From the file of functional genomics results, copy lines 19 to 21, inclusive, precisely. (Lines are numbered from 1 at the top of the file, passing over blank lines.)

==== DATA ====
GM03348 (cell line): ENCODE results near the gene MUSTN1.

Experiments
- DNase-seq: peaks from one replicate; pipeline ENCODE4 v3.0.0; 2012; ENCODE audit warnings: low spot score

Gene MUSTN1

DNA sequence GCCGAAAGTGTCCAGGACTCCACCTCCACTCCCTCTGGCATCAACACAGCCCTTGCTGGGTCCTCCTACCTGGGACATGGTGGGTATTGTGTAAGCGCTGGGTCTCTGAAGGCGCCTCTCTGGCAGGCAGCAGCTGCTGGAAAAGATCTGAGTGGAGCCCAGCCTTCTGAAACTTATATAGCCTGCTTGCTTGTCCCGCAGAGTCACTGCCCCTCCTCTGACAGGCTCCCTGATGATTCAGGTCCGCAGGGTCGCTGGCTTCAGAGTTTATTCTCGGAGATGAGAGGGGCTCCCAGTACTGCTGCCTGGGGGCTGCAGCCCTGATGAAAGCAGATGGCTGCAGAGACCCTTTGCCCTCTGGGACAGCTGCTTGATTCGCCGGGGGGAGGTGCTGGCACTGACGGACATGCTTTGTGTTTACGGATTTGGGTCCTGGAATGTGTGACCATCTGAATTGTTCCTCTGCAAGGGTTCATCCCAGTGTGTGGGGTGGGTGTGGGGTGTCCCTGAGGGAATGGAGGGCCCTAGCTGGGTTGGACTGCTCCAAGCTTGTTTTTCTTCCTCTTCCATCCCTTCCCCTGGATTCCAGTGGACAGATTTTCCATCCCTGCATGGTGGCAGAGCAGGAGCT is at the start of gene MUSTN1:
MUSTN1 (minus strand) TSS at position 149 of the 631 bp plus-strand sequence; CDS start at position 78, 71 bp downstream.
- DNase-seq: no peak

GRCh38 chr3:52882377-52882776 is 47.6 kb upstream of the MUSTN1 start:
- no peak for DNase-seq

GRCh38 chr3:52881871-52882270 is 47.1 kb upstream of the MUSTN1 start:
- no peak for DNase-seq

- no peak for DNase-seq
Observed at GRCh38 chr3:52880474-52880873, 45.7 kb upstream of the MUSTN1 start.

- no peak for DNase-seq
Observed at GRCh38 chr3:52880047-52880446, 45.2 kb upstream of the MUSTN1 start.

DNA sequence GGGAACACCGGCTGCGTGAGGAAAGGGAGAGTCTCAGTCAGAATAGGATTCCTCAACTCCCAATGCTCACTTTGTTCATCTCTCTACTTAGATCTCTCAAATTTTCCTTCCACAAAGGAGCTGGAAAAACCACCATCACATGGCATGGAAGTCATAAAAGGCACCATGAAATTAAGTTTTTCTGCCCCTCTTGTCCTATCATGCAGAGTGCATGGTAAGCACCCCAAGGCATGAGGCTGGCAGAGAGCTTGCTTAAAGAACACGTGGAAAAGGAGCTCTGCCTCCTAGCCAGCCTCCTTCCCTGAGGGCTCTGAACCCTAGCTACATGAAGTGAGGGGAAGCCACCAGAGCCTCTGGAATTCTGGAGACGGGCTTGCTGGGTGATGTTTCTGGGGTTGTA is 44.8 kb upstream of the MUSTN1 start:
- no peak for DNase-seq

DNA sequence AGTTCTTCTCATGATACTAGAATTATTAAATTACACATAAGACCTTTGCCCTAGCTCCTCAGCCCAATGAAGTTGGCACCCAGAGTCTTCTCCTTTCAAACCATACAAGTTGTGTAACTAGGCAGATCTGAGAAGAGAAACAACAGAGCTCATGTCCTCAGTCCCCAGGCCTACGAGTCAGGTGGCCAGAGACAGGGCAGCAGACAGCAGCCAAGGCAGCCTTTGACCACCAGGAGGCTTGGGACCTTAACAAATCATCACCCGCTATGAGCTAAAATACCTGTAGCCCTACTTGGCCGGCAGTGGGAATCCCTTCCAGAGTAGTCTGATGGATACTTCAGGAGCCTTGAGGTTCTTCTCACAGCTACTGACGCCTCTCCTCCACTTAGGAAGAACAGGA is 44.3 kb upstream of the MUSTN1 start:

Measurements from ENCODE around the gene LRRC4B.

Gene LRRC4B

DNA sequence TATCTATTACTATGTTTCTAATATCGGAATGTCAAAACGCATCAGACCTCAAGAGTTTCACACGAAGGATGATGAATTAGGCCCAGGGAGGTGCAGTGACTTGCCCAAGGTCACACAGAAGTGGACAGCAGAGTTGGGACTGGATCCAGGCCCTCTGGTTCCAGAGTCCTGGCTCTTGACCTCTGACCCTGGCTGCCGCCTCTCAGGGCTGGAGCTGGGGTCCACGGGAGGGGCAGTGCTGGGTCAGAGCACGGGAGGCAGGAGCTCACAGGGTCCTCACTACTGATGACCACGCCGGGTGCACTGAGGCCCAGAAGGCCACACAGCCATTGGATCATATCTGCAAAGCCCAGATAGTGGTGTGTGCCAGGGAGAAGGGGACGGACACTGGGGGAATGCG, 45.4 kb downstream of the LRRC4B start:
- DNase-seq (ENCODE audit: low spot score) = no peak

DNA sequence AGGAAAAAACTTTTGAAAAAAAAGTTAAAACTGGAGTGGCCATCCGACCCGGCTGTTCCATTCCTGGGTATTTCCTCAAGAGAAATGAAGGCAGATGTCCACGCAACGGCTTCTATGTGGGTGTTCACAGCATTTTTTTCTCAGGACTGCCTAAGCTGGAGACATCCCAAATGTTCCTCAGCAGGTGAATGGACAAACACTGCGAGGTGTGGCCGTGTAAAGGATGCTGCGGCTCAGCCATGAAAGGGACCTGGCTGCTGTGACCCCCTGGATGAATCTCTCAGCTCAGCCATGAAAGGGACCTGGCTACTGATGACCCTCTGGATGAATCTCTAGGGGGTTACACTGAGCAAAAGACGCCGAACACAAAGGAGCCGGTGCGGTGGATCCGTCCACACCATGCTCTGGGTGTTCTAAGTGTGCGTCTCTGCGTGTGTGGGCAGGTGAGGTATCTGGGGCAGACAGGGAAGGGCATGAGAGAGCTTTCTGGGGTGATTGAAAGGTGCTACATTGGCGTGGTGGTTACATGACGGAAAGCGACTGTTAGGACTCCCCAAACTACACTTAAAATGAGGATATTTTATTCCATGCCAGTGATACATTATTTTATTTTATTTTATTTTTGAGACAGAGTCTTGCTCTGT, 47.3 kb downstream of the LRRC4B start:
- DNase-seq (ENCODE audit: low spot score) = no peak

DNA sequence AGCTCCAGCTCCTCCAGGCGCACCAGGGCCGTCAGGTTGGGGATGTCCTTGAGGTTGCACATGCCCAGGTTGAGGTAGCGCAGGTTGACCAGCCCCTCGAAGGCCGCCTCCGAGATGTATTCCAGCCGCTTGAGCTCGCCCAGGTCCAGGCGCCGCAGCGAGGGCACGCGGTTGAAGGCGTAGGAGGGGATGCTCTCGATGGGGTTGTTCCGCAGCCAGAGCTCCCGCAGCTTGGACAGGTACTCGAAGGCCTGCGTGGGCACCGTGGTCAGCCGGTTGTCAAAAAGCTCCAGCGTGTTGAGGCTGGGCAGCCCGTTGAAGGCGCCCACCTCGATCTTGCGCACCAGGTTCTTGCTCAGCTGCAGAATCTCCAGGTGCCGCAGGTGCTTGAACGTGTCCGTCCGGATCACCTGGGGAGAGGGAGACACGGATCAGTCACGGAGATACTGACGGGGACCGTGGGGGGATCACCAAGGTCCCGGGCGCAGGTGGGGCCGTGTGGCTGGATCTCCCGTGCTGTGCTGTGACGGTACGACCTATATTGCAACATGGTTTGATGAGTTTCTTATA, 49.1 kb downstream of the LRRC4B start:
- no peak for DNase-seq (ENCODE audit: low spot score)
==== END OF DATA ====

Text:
Measurements from ENCODE around the gene LRRC4B.

Gene LRRC4B

DNA sequence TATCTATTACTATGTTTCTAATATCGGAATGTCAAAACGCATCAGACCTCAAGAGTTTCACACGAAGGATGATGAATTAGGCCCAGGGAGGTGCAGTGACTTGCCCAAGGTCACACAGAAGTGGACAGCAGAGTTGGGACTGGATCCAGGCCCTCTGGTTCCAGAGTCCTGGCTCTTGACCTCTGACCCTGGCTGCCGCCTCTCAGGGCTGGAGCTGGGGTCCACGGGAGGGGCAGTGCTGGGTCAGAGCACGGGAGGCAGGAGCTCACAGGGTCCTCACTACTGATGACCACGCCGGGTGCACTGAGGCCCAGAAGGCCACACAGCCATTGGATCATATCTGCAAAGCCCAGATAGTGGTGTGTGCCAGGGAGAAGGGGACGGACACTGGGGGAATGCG, 45.4 kb downstream of the LRRC4B start: